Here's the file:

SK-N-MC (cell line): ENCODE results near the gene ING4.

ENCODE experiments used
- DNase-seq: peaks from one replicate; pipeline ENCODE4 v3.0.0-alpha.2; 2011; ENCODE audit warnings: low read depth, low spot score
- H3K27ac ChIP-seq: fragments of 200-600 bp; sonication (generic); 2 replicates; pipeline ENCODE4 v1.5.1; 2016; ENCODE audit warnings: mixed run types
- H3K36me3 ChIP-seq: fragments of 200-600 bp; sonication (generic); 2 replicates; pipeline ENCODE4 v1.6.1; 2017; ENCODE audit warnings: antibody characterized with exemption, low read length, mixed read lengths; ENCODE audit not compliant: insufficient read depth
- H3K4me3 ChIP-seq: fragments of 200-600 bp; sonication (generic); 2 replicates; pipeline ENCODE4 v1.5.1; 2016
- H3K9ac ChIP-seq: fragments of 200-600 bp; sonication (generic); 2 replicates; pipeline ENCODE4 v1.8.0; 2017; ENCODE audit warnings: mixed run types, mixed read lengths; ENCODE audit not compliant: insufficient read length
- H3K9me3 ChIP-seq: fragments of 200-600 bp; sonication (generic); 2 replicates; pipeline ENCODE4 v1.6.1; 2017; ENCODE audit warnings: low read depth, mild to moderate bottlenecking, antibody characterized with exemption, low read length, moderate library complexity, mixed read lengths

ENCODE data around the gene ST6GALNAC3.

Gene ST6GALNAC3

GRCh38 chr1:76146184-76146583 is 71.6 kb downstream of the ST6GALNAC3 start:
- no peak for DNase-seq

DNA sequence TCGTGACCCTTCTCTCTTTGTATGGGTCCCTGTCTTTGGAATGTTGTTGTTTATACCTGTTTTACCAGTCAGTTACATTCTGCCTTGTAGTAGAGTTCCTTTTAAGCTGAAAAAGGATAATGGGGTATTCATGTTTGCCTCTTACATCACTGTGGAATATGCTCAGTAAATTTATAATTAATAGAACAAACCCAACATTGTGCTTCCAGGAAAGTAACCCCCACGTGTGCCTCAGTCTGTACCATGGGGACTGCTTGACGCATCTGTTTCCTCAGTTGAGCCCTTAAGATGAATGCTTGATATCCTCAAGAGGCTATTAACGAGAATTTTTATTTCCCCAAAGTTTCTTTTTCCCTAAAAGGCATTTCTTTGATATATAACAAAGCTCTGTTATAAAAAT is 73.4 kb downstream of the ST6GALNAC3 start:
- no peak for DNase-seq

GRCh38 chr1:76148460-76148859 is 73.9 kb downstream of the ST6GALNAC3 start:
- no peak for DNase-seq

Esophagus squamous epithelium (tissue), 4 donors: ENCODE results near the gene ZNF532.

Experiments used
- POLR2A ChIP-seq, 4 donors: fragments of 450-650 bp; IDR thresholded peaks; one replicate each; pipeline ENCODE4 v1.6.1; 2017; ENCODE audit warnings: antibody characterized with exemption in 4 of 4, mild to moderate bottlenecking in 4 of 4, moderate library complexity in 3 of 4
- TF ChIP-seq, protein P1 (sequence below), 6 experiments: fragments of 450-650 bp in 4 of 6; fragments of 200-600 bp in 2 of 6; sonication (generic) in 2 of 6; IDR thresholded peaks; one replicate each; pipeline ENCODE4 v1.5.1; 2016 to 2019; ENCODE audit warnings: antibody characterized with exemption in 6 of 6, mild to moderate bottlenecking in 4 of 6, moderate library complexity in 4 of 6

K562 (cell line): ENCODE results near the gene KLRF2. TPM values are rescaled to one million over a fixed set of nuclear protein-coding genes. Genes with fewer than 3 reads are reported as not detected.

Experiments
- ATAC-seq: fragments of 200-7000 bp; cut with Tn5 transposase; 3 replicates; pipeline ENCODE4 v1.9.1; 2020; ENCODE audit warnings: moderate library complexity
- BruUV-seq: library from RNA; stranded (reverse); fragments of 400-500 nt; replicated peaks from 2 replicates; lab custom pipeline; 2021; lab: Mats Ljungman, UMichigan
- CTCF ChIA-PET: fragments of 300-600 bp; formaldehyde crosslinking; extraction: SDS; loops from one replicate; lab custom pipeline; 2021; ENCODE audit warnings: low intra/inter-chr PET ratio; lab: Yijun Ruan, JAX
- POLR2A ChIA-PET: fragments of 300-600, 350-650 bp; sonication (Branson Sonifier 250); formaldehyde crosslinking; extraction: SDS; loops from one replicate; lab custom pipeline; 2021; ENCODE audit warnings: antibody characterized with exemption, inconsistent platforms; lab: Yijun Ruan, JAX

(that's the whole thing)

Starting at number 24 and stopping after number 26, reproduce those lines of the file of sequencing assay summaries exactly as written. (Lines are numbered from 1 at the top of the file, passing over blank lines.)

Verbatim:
- BruUV-seq: library from RNA; stranded (reverse); fragments of 400-500 nt; replicated peaks from 2 replicates; lab custom pipeline; 2021; lab: Mats Ljungman, UMichigan
- CTCF ChIA-PET: fragments of 300-600 bp; formaldehyde crosslinking; extraction: SDS; loops from one replicate; lab custom pipeline; 2021; ENCODE audit warnings: low intra/inter-chr PET ratio; lab: Yijun Ruan, JAX
- POLR2A ChIA-PET: fragments of 300-600, 350-650 bp; sonication (Branson Sonifier 250); formaldehyde crosslinking; extraction: SDS; loops from one replicate; lab custom pipeline; 2021; ENCODE audit warnings: antibody characterized with exemption, inconsistent platforms; lab: Yijun Ruan, JAX